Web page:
- Cultural gismu violate cultural neutrality. The gismu are privileged words because they have rafsi and because they are the core non-cmavo vocabulary. To assign gismu and rafsi to some cultures and not to others is to violate cultural neutrality.
- The cultural gismu often don’t actually sound like the names of those cultures.
- What a huge waste of gismu space.
Aesop’s ‘Androcles and the Lion’
This is the first of two translations la jelca crafted this month. It’s written in an easy-to-understand style, and that is my favorite style (but please stop saying mu’i when you mean te zu’e).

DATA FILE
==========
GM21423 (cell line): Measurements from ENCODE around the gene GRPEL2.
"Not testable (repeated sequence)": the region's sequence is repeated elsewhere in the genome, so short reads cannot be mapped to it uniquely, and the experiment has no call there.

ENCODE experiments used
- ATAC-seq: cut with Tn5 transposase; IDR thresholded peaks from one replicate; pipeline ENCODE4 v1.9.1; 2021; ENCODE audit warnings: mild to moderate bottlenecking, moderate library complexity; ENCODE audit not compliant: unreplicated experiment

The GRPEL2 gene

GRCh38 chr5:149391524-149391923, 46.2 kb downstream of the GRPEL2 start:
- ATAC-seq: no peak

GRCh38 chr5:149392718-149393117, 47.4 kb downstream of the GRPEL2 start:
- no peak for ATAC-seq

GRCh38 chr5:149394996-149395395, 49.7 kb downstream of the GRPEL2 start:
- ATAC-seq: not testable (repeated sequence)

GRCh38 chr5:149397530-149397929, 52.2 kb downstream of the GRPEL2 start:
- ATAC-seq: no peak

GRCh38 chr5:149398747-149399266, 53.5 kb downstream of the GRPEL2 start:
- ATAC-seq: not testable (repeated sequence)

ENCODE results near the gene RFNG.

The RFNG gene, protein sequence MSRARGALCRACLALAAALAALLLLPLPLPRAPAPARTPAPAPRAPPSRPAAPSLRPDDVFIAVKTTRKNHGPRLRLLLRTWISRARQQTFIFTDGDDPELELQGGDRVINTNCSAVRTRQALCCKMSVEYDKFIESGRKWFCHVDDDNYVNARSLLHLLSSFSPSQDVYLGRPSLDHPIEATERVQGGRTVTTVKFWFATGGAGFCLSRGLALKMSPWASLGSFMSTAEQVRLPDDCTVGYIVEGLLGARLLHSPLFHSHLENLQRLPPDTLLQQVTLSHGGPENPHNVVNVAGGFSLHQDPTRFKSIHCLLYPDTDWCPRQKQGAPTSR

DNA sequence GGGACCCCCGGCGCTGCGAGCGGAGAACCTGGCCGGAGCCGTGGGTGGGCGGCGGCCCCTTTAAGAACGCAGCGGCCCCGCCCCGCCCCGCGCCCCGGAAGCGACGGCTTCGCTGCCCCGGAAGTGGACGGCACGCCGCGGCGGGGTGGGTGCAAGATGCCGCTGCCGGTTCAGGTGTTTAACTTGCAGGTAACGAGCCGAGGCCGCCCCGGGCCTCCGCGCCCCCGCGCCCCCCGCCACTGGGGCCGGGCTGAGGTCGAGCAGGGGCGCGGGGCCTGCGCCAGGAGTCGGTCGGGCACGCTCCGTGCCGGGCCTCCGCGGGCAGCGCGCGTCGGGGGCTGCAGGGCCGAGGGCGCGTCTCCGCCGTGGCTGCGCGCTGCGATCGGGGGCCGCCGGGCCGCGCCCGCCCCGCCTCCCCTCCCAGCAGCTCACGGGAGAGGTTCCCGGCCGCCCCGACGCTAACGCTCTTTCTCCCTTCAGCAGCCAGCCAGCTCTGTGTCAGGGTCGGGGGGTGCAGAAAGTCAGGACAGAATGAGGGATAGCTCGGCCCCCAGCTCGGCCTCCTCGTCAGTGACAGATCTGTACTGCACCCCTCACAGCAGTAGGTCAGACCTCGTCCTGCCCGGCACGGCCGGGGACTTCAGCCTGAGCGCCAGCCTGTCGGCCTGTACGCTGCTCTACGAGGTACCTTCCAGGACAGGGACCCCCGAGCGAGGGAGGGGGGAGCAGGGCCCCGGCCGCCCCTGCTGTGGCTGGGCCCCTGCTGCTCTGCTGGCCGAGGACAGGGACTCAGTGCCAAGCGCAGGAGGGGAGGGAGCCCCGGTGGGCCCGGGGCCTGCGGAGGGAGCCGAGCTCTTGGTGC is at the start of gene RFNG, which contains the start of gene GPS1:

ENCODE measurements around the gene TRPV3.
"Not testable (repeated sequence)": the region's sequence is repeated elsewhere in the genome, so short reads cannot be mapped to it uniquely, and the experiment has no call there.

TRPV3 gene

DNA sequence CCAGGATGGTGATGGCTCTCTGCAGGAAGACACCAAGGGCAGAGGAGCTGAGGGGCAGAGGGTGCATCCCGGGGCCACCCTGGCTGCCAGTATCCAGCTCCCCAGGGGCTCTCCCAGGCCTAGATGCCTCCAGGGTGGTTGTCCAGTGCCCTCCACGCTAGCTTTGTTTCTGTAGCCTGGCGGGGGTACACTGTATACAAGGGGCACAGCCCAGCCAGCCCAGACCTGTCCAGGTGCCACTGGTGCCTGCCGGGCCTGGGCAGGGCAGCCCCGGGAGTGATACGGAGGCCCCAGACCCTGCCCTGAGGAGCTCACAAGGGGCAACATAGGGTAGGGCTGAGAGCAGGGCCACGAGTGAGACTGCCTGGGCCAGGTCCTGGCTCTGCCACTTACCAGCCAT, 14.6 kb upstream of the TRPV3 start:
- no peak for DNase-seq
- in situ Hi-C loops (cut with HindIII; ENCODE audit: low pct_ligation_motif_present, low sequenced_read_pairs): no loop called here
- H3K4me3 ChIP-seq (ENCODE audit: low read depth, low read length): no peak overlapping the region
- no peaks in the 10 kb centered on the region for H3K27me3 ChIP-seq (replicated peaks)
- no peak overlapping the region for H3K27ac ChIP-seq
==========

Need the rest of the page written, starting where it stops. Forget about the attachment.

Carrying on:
Translating Aesop’s fables is quite a popular choice among Lojbanists. There’s a fairly large library of Aesop translations.
‘Antarctica is getting greener’
If you’d like to read something more science-y, check out this sciencemag.org article Ilmen translated. It’s not very long, but all the more technical.
Aesop’s ‘Greed and Jealousy’
This is the second translation by la jelca. Read it.
la gleki found a bunch of forgotten cheatsheets by mining the wiki. For your convenience, I will list them here as well:
- The sounds of Lojban letters
- The Lojban alphabet
- Table of discourse indicators, version 1, version 2.
- Spacetime cmavo, part 1
- Spacetime cmavo, part 2
- Lojban attitudinals, evidentials and discursives
- The Periodic Table of pro-sumti and pro-bridi
A learner’s translation of Ferdinand the Bull